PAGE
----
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How to Disable the Guest Account in Windows XP

written by: •edited by: Bill Fulks•updated: 10/12/2009

This article covers disabling the Windows XP Guest account as well as why you should disable the Guest account.

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    The Guest account in Windows XP is there to allow users without accounts to utilize resources on another computer in addition to allowing them the ability to log in locally to a machine. Every install of Windows XP comes with prebuilt accounts such as “Administrator” and “Guest”.

    The Guest account is primarily useful in workgroup environments – environments without a domain. If you have two computers, they will by default attempt to communicate with the Guest account for activities such as Windows file sharing. It is still a good idea to disable the Guest account on all of your computers due to the security risks associated with this special account.

    The very nature of the Guest account makes it unsecure – The Guest account does not have a password by default and is tied into the Windows file sharing service. This makes it easier for home users to connect between computers without the need to provide credentials, but it’s a huge security risk.

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    Disabling the Guest Account

    There are a few ways to disable the Guest account – two valid ways and one not so valid way (depending on your Service Pack).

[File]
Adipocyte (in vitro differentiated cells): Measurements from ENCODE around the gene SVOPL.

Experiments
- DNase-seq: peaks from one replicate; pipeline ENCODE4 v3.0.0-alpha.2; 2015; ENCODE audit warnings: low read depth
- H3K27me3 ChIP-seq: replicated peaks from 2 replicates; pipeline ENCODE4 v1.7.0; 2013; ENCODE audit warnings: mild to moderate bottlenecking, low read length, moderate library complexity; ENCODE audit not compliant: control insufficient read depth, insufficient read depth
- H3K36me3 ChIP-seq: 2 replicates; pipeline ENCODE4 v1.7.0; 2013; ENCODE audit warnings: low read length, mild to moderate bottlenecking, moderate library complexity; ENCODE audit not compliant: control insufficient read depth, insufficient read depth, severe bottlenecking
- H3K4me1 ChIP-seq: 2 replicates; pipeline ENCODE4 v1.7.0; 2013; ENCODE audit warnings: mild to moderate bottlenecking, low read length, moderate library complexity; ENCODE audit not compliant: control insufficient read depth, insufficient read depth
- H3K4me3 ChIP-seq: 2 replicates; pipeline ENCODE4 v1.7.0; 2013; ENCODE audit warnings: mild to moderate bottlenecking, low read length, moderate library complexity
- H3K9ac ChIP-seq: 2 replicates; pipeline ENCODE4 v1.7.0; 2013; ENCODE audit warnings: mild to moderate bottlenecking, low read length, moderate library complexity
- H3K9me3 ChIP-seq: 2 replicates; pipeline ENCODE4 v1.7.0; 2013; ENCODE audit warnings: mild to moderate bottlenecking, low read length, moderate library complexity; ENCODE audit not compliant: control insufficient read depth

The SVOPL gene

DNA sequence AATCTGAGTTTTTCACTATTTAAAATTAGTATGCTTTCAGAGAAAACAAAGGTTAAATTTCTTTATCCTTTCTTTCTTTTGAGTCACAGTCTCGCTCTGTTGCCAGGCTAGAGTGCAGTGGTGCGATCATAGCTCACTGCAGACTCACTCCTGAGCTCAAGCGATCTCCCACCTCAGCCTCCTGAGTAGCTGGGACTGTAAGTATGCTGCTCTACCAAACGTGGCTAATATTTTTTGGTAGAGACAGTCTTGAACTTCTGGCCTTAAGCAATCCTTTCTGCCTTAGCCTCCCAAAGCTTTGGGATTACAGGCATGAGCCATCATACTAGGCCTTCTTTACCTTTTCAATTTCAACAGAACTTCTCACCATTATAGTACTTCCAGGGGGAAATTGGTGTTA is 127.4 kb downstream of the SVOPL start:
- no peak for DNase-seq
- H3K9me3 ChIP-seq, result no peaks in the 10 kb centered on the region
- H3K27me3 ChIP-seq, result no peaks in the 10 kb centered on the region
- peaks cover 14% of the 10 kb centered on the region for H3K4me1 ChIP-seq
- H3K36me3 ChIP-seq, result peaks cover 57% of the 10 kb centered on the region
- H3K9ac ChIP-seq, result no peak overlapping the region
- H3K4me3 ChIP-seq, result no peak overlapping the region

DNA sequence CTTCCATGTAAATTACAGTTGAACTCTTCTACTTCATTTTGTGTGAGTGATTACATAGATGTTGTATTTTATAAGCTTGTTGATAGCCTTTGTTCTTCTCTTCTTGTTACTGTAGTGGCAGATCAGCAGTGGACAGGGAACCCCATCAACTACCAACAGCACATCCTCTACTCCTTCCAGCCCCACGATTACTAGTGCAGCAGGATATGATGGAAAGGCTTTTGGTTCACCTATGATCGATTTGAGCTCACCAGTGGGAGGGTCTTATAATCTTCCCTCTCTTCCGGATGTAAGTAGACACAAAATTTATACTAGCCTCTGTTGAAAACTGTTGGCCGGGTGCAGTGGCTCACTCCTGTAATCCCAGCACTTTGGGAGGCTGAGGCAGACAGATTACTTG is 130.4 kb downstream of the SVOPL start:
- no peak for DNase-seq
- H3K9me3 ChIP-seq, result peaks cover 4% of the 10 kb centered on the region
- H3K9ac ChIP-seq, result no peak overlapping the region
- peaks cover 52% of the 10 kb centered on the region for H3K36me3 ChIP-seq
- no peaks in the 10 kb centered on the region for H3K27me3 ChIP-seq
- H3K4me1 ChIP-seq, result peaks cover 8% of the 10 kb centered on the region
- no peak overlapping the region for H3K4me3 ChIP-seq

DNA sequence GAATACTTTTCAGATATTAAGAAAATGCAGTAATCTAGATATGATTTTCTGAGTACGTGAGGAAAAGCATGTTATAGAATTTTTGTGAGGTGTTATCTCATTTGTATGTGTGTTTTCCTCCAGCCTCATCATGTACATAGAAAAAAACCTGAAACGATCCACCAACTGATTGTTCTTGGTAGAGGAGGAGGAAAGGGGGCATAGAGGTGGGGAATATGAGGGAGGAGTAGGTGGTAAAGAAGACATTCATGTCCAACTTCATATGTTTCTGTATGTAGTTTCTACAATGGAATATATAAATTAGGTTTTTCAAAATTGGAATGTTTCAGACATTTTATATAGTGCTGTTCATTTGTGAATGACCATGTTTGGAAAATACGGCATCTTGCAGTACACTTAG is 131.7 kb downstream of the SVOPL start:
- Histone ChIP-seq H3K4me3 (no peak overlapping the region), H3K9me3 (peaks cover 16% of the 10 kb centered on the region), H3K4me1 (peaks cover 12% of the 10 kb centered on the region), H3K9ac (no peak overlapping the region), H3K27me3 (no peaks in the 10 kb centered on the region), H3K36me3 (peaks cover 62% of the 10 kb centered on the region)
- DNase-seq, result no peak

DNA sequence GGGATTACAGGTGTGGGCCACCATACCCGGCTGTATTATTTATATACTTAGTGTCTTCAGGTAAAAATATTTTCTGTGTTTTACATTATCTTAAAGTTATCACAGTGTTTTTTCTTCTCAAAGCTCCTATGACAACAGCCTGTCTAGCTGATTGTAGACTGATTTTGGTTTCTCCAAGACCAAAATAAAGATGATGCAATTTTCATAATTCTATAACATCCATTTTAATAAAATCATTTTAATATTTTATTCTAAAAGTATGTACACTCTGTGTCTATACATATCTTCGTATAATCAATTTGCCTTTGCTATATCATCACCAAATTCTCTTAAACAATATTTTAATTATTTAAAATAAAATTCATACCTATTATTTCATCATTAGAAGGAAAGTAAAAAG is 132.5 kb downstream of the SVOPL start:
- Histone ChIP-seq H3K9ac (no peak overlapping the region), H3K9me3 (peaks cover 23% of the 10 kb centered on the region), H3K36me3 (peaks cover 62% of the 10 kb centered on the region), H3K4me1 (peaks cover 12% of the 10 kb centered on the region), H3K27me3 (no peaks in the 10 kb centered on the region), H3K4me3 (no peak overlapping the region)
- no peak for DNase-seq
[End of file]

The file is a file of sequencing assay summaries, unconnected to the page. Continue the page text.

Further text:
The best way to disable the account is by going through the command prompt.

    1) Go to Start, Run and type “cmd”. Hit Enter.

    2) Type “net user guest”. You will see something like that in Figure 1. Note the status under “Account Active” – chances are it’ll say Yes.

    3) Type “net user guest/active:no”. You should receive confirmation that it worked (Figure 2). Running the “net user guest” command again should show “No” under the “Account active” heading (Figure 2).

    Note that some articles out on the Internet tell you that you cannot disable the Guest account using the User Accounts Control Panel. Turning off the user in the User Accounts panel would only disable the ability for the Guest user to log in locally to a machine - the account itself would not be disabled. My guess is that using an earlier version of Windows this statement may have been true, but as of Service Pack 3, going through this method also works.

    Note: If you’ve already disabled the account as explained above, there is no need to perform the following procedure.

    1) Go to Start, Control Panel, User Accounts

    2) Click on the Guest Account (Figure 3)

    3) Click “Turn off the guest account”. Performing the “net user guest” command as shown in Figure 2, you can see the Account is no longer active.

    This is obviously an easier method to follow, but just to be safe, I’d still use the command line route.

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    Figure 1Figure 2Figure 3